Tending Life’s Rhythm
Be still and know that I am God.
1 Kings 19:11-13
Elijah went out and stood on the mountain. Then God went by. There came a mighty wind, so strong it tore the mountains and shattered the rocks. But God was not in the wind. After the wind came an earthquake. But God was not in the earthquake. After the earthquake came a fire. But God was not in the fire. And after the fire there came the sound of a gentle breeze. And when Elijah heard this, he covered his face with his cloak and went out and stood at the entrance of the cave.
…for pondering…taken from
“Small Graces: the Eloquence of Silence” by Kent Nerburn
When the wind stops, it is so loud that everyone pauses to listen.
We hear the rain, but not the falling snow.
The silence of a winter morning is sharper than the silence of a summer dawn.
No meditation better clears the mind than to listen to the shape of the silence that surrounds us. It opens our heart to the unseen, and reminds us that the world is larger than the events that fill our days.
"Silence is not the absence of noise, but the absence of clutter.”
The opposite of silence is not necessarily noise. Rather it is the frenzy, the anxiety, the clutter of our minds and hearts that fills us up so we cannot hear the voice of our deepest selves, the voice of God. Without silence, we never learn to listen – to ourselves, to God, to one another. Without silence, we never get to know the person we really are, what it is that we really want to do, what it is that we are afraid of, what it is that speaks of God in us.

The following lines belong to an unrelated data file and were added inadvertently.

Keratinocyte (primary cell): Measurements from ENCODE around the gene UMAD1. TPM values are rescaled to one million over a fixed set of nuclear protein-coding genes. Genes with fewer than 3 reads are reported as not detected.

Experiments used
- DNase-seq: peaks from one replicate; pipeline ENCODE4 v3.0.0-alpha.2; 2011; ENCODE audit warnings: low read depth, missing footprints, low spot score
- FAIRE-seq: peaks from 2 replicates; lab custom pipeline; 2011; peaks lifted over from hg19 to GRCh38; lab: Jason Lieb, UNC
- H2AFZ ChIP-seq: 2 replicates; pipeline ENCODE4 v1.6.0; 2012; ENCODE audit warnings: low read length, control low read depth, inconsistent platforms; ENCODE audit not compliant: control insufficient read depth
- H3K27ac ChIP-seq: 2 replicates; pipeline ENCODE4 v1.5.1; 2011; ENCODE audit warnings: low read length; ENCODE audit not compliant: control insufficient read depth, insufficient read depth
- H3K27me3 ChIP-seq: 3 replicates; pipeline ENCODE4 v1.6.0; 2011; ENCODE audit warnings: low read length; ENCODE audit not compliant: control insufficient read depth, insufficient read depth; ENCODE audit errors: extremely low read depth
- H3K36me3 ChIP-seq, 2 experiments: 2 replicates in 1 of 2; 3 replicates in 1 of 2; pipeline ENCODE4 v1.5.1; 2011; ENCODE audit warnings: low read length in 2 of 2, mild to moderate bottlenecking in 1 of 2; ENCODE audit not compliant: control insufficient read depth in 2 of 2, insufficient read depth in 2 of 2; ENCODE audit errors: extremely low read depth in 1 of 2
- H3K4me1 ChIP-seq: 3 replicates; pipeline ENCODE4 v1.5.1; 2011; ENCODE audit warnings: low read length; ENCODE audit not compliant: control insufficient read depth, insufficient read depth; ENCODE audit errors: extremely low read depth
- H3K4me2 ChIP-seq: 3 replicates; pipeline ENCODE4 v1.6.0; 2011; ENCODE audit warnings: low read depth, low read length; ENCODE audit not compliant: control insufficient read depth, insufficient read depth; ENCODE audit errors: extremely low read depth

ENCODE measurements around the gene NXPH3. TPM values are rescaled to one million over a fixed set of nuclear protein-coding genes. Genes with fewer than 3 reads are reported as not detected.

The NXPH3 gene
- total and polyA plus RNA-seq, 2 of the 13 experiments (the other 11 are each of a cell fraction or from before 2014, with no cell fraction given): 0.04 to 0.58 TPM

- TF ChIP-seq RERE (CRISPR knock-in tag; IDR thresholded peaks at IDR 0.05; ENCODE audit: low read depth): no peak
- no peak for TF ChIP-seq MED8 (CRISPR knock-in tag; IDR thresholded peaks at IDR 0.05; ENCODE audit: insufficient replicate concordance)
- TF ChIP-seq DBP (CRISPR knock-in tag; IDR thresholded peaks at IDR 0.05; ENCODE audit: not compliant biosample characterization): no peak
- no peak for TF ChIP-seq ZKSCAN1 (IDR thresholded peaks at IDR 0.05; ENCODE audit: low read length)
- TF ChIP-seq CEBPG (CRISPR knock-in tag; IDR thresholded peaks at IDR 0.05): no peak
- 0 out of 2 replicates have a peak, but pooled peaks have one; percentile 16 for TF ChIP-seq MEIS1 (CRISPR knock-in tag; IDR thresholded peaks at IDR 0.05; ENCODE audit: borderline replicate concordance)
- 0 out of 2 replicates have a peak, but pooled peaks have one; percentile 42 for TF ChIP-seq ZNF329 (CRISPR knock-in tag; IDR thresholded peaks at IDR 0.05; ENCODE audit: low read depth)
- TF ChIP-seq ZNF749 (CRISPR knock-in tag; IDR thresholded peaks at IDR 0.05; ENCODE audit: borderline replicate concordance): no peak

For your Reflection
1. Pray Ps. 46:10 in a protracted, very slow way...
Be still and know that I am God…
Be still and know that I am…
Be still and know…
Be… (rest in “be-ing” in God’s arms)
2. Close your eyes and listen to what is playing inside your head, your heart. Write out what you hear. What is really going on inside yourself?
3. Where are the places of silence in your life? Are there any? How might you enhance those spaces for yourself?
4. There are two kinds of silence: one is bitter, the other sweet. Bitter silence freezes people out. Sweet silence is the quiet that takes us inside ourselves so we can offer a listening heart to God, others and the Self. How do these two kinds of silence play out in your life? What might you want to change?
What do you want to say to God about this?
Forego a TV program one night; refrain from turning on the radio or CD in the car. Savor the time of silence. Listen to your heart. Listen to God. Listen to the cries of the world around you. What do you hear differently?
Copyright © 2018 by Kathleen McNany, OSB
Benedictine Sisters of Baltimore, MD.